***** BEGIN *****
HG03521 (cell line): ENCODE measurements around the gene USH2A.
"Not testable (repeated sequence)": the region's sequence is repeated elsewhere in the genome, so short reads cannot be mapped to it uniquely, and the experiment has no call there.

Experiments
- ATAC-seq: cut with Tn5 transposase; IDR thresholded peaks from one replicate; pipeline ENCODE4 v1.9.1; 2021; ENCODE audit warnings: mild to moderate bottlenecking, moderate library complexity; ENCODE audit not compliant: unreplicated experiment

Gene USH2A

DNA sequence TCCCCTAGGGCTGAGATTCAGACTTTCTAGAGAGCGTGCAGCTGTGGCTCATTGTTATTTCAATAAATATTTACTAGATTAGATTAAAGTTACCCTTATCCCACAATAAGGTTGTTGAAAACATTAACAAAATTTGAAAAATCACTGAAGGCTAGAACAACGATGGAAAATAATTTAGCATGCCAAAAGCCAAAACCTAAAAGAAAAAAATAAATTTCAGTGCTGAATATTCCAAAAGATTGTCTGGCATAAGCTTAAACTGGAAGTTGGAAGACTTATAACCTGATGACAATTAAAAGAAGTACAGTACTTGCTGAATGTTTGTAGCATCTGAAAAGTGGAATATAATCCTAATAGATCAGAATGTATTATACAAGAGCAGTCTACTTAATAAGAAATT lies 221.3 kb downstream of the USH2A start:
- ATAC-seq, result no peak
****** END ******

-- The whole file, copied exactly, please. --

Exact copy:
HG03521 (cell line): ENCODE measurements around the gene USH2A.
"Not testable (repeated sequence)": the region's sequence is repeated elsewhere in the genome, so short reads cannot be mapped to it uniquely, and the experiment has no call there.

Experiments
- ATAC-seq: cut with Tn5 transposase; IDR thresholded peaks from one replicate; pipeline ENCODE4 v1.9.1; 2021; ENCODE audit warnings: mild to moderate bottlenecking, moderate library complexity; ENCODE audit not compliant: unreplicated experiment

Gene USH2A

DNA sequence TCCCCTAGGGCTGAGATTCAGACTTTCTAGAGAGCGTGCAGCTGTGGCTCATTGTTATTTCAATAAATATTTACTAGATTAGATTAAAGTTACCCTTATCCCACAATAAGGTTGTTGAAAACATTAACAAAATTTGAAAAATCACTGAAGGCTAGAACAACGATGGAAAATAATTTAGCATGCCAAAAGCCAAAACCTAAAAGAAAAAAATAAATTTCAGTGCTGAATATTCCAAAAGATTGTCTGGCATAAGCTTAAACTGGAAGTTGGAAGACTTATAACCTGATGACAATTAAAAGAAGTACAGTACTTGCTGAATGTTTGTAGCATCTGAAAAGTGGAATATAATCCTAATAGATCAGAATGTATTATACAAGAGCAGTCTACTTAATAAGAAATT lies 221.3 kb downstream of the USH2A start:
- ATAC-seq, result no peak